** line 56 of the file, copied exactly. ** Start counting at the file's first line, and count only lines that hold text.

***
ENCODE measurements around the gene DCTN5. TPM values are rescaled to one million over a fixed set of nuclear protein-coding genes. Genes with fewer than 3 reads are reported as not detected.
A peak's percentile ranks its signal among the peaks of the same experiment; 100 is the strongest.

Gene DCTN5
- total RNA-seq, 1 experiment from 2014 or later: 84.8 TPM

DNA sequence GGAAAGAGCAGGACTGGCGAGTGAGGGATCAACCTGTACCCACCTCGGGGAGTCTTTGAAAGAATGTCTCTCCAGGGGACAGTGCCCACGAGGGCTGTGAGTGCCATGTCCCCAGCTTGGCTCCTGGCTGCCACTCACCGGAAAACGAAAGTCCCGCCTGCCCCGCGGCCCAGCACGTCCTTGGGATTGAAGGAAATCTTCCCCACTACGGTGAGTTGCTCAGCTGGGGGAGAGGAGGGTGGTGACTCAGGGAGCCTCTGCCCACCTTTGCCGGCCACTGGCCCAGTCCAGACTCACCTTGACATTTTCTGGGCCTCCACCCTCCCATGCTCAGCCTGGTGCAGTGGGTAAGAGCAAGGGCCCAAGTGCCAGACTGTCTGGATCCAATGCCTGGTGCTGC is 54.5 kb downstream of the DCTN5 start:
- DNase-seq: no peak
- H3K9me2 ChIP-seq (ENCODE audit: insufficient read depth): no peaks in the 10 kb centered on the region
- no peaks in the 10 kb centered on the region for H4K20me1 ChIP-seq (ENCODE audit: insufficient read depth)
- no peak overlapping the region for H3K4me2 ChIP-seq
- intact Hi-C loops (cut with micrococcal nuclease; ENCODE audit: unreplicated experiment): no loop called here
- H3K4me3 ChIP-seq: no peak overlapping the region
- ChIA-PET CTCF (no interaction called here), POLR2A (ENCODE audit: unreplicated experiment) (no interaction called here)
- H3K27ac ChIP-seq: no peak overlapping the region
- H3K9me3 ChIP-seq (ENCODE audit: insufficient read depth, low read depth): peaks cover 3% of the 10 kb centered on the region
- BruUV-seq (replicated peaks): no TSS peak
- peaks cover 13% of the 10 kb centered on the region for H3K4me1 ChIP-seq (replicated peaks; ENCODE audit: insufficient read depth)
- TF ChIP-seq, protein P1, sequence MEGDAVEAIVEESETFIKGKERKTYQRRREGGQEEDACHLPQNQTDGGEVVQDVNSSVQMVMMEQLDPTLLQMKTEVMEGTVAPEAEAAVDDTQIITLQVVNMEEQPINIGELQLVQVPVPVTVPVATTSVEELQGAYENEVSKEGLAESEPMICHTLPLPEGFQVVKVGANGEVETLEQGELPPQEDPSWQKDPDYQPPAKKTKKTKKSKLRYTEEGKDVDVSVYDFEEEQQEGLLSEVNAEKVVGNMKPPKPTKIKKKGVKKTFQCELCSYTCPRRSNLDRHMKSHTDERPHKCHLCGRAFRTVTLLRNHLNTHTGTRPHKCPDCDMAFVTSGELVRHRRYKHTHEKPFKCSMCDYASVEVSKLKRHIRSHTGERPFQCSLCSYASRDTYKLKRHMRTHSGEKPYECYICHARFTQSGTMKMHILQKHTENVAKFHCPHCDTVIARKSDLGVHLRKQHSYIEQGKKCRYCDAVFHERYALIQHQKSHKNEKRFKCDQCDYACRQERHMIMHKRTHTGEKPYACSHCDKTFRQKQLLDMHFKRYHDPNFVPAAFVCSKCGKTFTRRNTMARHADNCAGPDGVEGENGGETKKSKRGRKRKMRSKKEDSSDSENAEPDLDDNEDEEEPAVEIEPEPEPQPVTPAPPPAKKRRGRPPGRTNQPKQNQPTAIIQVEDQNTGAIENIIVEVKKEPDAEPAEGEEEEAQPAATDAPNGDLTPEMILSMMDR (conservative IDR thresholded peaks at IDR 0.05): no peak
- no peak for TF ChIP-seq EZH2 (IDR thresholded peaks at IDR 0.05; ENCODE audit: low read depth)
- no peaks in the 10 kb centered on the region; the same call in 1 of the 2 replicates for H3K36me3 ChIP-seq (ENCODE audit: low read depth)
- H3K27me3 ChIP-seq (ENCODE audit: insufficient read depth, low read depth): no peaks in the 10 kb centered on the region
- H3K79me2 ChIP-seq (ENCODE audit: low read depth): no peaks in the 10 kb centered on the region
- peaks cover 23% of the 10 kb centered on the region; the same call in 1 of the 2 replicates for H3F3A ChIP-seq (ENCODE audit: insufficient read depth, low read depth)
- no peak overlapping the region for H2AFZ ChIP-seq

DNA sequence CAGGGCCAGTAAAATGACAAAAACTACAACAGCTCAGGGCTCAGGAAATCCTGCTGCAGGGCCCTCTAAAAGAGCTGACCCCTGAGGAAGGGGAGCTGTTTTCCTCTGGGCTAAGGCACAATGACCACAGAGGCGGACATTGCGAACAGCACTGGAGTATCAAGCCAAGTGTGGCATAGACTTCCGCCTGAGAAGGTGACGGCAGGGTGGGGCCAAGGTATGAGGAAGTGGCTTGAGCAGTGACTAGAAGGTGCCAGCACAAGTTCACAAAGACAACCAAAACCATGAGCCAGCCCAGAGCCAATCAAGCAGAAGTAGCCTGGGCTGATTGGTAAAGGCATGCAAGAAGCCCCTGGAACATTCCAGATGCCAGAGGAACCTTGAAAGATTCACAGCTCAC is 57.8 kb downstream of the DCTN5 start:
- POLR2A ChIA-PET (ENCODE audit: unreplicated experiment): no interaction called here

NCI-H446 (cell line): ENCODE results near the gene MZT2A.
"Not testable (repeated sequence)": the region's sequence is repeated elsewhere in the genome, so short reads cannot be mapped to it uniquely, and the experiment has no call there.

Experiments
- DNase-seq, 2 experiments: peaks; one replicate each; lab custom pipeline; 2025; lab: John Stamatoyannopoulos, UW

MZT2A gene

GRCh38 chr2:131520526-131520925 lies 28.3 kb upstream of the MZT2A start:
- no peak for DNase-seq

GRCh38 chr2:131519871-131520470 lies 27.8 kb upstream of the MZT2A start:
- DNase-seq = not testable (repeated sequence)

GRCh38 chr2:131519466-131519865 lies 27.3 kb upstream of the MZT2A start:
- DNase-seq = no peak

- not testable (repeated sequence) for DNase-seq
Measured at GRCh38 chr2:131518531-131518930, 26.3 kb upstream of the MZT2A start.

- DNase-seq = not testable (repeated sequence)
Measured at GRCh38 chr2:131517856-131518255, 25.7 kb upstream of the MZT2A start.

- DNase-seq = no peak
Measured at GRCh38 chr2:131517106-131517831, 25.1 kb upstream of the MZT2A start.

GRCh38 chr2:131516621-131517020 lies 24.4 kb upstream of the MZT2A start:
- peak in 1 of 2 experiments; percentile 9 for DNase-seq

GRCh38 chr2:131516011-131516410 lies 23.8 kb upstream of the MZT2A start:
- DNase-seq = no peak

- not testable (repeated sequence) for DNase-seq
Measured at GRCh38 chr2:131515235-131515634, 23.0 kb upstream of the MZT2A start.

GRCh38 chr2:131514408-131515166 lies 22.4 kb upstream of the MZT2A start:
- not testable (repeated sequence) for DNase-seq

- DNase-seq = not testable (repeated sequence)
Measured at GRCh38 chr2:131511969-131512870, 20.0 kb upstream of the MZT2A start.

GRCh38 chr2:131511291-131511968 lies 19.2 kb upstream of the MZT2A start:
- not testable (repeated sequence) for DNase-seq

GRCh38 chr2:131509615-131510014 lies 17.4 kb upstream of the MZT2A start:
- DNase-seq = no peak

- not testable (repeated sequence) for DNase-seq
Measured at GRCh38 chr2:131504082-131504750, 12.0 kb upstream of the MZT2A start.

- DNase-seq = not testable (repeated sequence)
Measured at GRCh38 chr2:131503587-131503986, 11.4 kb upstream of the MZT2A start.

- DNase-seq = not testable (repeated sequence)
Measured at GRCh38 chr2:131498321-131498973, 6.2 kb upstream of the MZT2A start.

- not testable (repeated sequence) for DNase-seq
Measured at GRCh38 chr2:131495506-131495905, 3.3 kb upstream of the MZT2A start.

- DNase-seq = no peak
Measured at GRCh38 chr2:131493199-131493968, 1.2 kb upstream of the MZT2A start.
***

- DNase-seq = no peak